ASPPH logo


Member Research & Reports

Member Research & Reports

Maryland Researchers Explore Flavored E-Cigarette Use Among U.S. Young Adults

As flavored e-cigarettes have grown in popularity among young people in recent years, researchers want to know what predicts who is most likely to use them. The tobacco industry has long marketed flavored tobacco products to vulnerable groups, including young adults and women. A new study from the University of Maryland School of Public Health shows that young adults ages 18-24, women, and those who have never smoked cigarettes were the groups mostly likely to use e-cigarettes that come in fruit and candy flavors.

“Around the globe, tobacco use is changing. The industry now reaches young people with new flavors and new gadgets,” says behavioral and community health professor Dr. Dina Borzekowski, a co-author of the study. “We know that when trying out e-cigarettes, youth start off with flavors. Public health interventionists need to know more about those using flavors to better affect policies around e-cig marketing and distribution.”

E-cigarettes come in traditional tobacco and menthol flavors (TM) as well a multitude of non-tobacco and non-menthol (NTM) flavors like fruit, candy, desserts and chocolate. Data from the Department of Health and Human Services (DHHS) show that more than a quarter of students in grades six through 12 and a third of all young adults have ever used e-cigarettes. According to this new study published in the journal Drug and Alcohol Dependence, eight percent of U.S. young adults used e-cigarettes in the past month. Of these users, about 69 percent chose NTM flavors; fruit and candy flavors were the most popular. Young women with a high school diploma/GED and higher are more likely to choose NTM flavors such as fruit and candy compared to TM flavors. Past marijuana use, a non-cigarette smoker status, and a diminished harm perception of e-cigarettes also predicted the use of sweet e-cigarette flavors.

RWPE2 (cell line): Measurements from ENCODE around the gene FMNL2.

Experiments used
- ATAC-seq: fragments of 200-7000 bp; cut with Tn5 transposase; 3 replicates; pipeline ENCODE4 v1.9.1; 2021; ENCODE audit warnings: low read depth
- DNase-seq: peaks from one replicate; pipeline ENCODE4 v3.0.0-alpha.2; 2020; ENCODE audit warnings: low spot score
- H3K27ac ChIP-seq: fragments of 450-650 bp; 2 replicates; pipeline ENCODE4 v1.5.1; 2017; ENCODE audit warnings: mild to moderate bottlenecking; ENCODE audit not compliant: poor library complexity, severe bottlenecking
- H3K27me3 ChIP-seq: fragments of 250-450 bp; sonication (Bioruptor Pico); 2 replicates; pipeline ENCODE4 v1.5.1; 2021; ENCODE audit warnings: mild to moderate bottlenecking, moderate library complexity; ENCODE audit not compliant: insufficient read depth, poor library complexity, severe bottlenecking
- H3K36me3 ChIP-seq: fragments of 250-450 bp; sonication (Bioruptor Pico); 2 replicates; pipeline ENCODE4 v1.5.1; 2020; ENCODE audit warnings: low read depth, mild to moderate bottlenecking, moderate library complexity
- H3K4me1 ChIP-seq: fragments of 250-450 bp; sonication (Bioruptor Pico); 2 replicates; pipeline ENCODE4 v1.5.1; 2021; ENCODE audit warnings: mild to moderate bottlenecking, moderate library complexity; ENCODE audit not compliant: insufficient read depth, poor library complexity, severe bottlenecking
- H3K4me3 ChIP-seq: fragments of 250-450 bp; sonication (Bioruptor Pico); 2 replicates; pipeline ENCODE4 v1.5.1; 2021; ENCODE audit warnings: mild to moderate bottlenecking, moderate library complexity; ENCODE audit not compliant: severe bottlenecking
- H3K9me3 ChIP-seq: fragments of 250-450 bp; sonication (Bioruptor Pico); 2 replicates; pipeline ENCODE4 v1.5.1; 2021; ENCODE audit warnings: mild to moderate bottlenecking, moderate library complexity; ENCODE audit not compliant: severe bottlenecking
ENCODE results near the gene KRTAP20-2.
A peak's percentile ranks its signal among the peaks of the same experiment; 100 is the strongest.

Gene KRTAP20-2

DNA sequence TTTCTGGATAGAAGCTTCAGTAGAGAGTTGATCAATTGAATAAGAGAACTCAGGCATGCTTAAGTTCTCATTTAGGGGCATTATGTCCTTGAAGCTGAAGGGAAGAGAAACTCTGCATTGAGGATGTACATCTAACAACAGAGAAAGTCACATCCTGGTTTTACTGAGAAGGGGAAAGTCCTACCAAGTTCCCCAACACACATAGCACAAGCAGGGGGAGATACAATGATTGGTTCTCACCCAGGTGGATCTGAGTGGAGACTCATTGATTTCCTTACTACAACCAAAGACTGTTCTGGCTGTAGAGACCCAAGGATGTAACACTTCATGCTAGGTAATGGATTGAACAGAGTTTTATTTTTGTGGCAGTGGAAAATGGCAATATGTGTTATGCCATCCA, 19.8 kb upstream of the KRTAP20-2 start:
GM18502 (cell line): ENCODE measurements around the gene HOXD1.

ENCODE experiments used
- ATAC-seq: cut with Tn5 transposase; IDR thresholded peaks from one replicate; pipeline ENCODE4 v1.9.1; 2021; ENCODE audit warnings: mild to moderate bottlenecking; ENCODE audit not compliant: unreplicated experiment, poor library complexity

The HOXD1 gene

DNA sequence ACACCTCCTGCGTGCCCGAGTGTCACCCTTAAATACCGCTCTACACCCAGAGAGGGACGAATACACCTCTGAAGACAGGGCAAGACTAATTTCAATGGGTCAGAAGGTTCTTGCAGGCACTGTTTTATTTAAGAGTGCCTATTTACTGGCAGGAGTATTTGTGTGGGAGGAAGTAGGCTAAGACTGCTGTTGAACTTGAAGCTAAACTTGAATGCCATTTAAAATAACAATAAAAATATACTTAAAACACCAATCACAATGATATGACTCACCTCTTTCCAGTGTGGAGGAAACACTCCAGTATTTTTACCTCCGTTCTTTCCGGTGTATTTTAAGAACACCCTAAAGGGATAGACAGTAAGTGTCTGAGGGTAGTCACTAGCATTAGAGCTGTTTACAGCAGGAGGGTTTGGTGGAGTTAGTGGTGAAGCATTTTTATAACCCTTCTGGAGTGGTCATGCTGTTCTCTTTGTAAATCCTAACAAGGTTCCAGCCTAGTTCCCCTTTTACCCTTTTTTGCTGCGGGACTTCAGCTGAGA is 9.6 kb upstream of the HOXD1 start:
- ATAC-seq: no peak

“At the same time that fruit and candy flavored e-cigarettes are rising in popularity, there is an unclear media portrayal of the negative health consequences of vaping,” explains lead researcher Dr. Julia Chen.

Dr. Chen and colleagues express concern that the study findings are particularly alarming since NTM e-cigarette flavors can increase nicotine addiction and lead to further e-cigarette and traditional tobacco product use by enhancing the rewarding and reinforcing properties associated with vaping. Essentially, e-cigarettes could be a gateway drug to using other tobacco products, yet are perceived as being less harmful than traditional cigarettes.

The researchers advocate for the development of public health and media initiatives for preventing and reducing flavored e-cigarette use among this group. “With the knowledge from this study, we can target the most high-risk groups with public health programs and mass media campaigns showing the harmful effects of flavored e-cigarettes and flavored tobacco products,” adds Dr. Julia Chen. “We can also provide cessation aids to those who develop a nicotine dependence.” The research team also calls for more regulations and restrictions on the tobacco industry’s marketing tactics for selling and promoting flavored e-cigarettes.

The paper, “Prospective Predictors of Flavored E-Cigarette Use: A One-Year Longitudinal Study of Young Adults in the U.S,” was published in Drug and Alcohol Dependence. The study was led by Dr. Julia Chen a May graduate of the University of Maryland School of Public Health’s PhD program. She is currently a post-doctoral fellow at the NIH-National Institute on Minority Health and Health Disparities. Co-authors include Drs. Kerry Green, Amelia Arria, and Dina Borzekowski of the University of Maryland School of Public Health.

Dr. Julia Chen will present this paper this November at the American Public Health Association’s Annual Meeting.